“The brooches… are abstract forms arrived at through the making process, and the associations with landscape and boundary are the result of thinking through making. When I’m working with stone I take the perspective that I am in some way are some way working with land, or can be seen as working with place, or even working possibly with here…. Landscape is a human construct, it is the way we see and interpret the physical environment. The division and breaking up of land into the idea of a system of human made spaces has shaped our environment. So for me it is therefore critical, when using stone in a contemporary jewelry context to have an understanding of both identity and boundary, jewelry can not be made concerning anything else until this is considered.”
McIntosh earned a Bachelors of Visual Arts and Masters Degree from the Dunedin School for Art. His works have exhibited in Japan, New Zealand, and Germany. Highlighted shows include WUNDERRUMA, a touring exhibition that debuted at the 2014 Schmuck conference. The artist presently lives and works in Dunedin.

Craig McIntosh, Pakohe Brooch 004, 2015, Carved Pakohe (Argillite), 1.85 x .25 x 2.15″Craig McIntosh, Pakohe Brooch 004, 2015, Carved Pakohe (Argillite), 1.85 x .25 x 2.15″

Craig McIntosh, Pakohe Brooch 006, 2015, Carved Pakohe (Argillite), 2.15 x .25 x 2.15″Craig McIntosh, Pakohe Brooch 006, 2015, Carved Pakohe (Argillite), 2.15 x .25 x 2.15″

Craig McIntosh, Pakohe Brooch 0011, 2015, Carved Pakohe (Argillite), 1.65 x .35 x 2.80″Craig McIntosh, Pakohe Brooch 0011, 2015, Carved Pakohe (Argillite), 1.65 x .35 x 2.80″

Craig McIntosh, Pakohe Brooch 003, 2015, Carved Pakohe (Argillite), 3.65 x .25 x 2″Craig McIntosh, Pakohe Brooch 003, 2015, Carved Pakohe (Argillite), 3.65 x .25 x 2″

Joe Sheehan’s series The Quick and the Dead is a collection of remote controls meticulously carved from stone.   Presented as artifacts in the style of classic typological museum display, the work takes the form of whole units and broken pieces, calling to mind futuristic archaeological documentations of contemporary culture. Arranged by similarity and type, the series poses questions about contemporary methods in museum studies, addressing notions of preservation and historiography from a global perspective. Working with New Zealand native stones such as greywacke, basalt, and argillite, Sheehan shines a light on the heavy historic symbolism of each material from a South Pacific cultural context, referencing prominent museum collections of Toki: stone adzes made by Maori and other Polynesian cultures.

Joe Sheehan, The Quick and the Dead (Group 5), Greywacke, basalt, argillite, Sizes vary. Photo Credit: Kallan MacLeod.Joe Sheehan, The Quick and the Dead (Group 5), Greywacke, basalt, argillite, Sizes vary. Photo Credit: Kallan MacLeod.

Joe Sheehan, The Quick and the Dead (Group 4), Carved basalt, Sizes vary. Photo Credit: Kallan MacLeod.Joe Sheehan, The Quick and the Dead (Group 4), Carved basalt, Sizes vary. Photo Credit: Kallan MacLeod. 
Velvet da Vinci
2015 Polk Street,
San Francisco, CA 94109
Phone: 415-441-0109
Email:  info@velvetdavincigallery.com
Hours: Tuesday through Saturday, 11am – 6pm, Sunday, 11am – 4pm.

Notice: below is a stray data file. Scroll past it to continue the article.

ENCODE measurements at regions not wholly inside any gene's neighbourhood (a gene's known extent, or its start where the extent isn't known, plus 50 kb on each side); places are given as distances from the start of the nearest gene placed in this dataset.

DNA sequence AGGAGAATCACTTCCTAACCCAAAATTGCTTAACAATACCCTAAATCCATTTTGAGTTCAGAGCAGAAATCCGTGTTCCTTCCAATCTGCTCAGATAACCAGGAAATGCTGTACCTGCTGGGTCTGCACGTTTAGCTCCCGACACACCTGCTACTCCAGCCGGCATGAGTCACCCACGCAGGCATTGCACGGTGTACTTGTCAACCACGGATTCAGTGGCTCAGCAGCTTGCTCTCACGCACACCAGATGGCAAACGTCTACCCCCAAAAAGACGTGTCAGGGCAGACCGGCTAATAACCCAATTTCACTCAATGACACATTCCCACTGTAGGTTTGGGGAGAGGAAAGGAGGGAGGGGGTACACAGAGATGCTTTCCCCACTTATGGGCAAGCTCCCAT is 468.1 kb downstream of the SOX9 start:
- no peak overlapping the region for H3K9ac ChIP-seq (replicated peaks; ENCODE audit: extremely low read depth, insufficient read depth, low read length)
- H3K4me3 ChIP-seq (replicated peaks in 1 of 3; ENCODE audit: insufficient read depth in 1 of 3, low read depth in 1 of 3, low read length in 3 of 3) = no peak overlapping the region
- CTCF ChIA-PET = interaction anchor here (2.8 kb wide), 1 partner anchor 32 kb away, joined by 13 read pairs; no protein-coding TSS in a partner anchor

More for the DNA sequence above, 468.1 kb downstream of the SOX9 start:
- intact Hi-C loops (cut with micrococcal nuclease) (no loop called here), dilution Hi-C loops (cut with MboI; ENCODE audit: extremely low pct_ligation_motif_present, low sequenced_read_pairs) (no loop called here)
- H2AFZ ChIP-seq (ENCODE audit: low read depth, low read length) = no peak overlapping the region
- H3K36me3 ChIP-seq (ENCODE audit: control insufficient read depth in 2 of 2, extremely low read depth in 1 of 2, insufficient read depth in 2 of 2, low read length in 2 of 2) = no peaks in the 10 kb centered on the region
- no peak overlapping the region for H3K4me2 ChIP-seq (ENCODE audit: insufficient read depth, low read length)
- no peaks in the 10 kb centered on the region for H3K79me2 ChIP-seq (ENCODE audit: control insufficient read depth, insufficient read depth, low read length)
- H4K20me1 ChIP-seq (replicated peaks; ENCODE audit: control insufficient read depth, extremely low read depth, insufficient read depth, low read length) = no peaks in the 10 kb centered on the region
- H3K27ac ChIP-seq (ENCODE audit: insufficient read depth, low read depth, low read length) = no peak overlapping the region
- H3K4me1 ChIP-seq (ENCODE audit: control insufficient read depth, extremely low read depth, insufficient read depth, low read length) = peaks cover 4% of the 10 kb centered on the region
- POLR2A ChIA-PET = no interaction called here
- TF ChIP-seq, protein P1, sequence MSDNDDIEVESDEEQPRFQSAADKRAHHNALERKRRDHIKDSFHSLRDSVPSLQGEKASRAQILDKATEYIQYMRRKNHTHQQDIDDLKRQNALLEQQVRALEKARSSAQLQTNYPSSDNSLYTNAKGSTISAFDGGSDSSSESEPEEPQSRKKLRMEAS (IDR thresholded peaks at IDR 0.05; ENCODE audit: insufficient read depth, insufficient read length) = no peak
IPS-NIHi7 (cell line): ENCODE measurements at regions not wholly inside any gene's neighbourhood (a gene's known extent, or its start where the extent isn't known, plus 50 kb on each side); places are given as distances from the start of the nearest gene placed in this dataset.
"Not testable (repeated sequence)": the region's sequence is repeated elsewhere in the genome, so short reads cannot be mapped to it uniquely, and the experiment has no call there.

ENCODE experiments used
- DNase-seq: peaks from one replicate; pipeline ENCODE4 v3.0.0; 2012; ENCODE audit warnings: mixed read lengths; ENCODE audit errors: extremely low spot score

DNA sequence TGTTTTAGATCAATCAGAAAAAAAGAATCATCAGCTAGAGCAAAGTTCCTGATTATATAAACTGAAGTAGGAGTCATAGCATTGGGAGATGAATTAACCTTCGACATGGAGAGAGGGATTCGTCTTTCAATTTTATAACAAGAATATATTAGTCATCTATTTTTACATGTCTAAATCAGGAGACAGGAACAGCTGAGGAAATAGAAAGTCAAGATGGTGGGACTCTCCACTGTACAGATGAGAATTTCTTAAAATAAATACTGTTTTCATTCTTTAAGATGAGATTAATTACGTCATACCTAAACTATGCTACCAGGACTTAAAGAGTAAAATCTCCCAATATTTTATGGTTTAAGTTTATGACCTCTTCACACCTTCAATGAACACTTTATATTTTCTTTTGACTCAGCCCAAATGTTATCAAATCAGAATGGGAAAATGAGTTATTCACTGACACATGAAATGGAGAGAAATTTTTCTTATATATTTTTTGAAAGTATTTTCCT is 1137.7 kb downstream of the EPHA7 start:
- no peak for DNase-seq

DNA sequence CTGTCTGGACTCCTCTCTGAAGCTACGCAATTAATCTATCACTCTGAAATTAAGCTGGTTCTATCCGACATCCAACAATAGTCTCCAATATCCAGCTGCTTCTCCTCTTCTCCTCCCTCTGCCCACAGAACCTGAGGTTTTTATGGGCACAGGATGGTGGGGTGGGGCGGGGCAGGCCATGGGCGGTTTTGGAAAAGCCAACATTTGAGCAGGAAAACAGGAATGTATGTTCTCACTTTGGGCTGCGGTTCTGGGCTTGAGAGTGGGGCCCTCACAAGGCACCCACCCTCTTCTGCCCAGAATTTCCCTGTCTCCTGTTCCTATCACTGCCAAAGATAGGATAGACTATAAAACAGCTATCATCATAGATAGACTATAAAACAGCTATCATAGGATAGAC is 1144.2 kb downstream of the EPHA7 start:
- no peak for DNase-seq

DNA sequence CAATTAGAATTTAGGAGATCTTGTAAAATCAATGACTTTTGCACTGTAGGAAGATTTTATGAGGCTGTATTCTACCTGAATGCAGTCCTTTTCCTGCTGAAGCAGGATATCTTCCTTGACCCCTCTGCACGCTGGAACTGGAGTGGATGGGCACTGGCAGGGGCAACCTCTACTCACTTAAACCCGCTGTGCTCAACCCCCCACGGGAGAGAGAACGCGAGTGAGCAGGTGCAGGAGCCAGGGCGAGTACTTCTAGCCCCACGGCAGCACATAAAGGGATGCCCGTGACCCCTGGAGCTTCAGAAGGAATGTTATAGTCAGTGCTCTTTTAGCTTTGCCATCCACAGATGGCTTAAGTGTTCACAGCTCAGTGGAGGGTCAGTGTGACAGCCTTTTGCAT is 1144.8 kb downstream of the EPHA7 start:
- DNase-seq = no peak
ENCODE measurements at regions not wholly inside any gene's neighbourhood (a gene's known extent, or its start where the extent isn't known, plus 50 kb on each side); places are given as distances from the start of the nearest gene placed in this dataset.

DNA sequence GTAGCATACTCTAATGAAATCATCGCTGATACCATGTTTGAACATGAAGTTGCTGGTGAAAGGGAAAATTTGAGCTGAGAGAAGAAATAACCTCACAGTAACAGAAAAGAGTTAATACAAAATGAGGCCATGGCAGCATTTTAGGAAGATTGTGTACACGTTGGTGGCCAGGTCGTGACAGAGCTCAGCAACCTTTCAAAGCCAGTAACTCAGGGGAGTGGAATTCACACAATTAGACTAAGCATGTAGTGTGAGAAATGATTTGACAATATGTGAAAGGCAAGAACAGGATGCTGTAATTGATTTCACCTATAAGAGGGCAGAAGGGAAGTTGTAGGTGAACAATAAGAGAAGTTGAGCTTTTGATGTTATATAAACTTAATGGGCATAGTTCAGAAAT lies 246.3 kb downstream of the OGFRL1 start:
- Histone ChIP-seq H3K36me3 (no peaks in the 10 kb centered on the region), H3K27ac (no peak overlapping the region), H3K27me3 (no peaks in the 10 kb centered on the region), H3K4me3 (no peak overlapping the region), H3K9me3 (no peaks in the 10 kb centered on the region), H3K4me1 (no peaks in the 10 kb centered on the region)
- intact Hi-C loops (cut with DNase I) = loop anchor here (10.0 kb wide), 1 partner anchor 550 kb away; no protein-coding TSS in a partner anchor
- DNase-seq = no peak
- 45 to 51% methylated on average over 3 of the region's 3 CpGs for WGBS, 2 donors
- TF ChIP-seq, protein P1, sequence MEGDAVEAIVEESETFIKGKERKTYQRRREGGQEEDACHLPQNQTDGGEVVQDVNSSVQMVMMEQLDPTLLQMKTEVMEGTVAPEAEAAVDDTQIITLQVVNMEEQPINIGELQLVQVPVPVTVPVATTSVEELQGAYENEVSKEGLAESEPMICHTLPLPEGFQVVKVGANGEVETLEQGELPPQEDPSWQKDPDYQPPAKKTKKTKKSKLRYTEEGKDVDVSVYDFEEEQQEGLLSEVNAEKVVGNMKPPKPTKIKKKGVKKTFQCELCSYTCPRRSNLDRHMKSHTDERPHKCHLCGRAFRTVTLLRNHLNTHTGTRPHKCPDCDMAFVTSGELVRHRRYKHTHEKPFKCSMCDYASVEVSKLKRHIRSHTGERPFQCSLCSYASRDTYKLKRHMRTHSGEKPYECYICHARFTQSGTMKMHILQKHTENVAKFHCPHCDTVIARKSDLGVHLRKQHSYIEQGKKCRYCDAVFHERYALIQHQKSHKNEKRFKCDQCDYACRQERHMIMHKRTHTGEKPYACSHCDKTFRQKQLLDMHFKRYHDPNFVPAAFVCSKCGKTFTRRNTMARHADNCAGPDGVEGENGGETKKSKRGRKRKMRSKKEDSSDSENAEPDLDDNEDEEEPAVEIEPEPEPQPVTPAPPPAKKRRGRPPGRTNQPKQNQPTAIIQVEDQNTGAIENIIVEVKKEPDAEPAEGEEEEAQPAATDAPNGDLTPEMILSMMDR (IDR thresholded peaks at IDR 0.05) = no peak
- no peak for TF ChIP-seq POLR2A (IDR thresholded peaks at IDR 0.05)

28/02/2015

EXPO ‘Jane Dodd: Rococo Revolution’ – Gallery Velvet da Vinci (USA) – 21Janv.-28 Fevr. 2015

Classé dans : Exposition/Exhibition,Gal. Velvet da Vinci (US),Jane DODD (NZ),USA — bijoucontemporain @ 0:08
Jane Dodd: Rococo Revolution
Opening Reception: Friday January 23, 6-8 pm

Jane Dodd: Rococo Revolution

 

Inspired by a recent tour of European museums, palaces, and treasure houses, Jane Dodd: Rococo Revolution illustrates the artist’s simultaneous experience of seduction and repulsion to the sumptuous and decadent housing of these elite collections. Referencing a contemporary interpretation of the late Baroque aesthetic, Dodd’s meticulously carved bone and wood pieces take the form of wearable objects, each representing symbolic elements drawn from the natural world.  According to the New Zealand based artist:

Rococo Revolution… illustrates my discomfort with the way we hoover up wildlife and environment for our own frivolous ends. With these pendants I want to honor the simple, elegant forms of the animal world. The subject of the brooches is the battle between nature and culture. The collection of works pays homage to the crazy and rich craft traditions of the Rococo Age.

Jane Dodd - 14 Bits #1. Tails and paws and teeth and… Relics of martyrs, 2014 Pendant: Lignum vitae, beef bone, ebony, boxwood, dye, sterling silver Jane Dodd – 14 Bits #1. Tails and paws and teeth and… Relics of martyrs, 2014 Pendant: Lignum vitae, beef bone, ebony, boxwood, dye, sterling silver

Jane Dodd, A Jungle Incident, 2014    Brooch: Lignum vitae, ebony, 18k gold, ruby, sterling silver Jane Dodd, A Jungle Incident, 2014    Brooch: Lignum vitae, ebony, 18k gold, ruby, sterling silver

 Jane Dodd, Wrestling, 2014, Brooch: Mother of pearl, sterling silver, pearls, garnet. Jane Dodd, Wrestling, 2014, Brooch: Mother of pearl, sterling silver, pearls, garnet.

Jane Dodd - Roast, Cook fast at 200°, or slow at 140°, Ebony, beef bone, 9k gold, sterling silver, marcasiteJane Dodd – Roast, Cook fast at 200°, or slow at 140°, Ebony, beef bone, 9k gold, sterling silver, marcasite

Jane Dodd, 14 Bits #2. Tails and paws and teeth and… Relics of martyrs, 2014 Pendant: Lignum vitae, beef bone, ebony, boxwood, dye, sterling silver Jane Dodd, 14 Bits #2. Tails and paws and teeth and… Relics of martyrs, 2014 Pendant: Lignum vitae, beef bone, ebony, boxwood, dye, sterling silver

 

 

Velvet da Vinci
2015 Polk Street, San Francisco, CA 94109
Phone: 415-441-0109
Email:  info@velvetdavincigallery.com
Hours: Tuesday through Saturday, 11am – 6pm, Sunday, 11am – 4pm.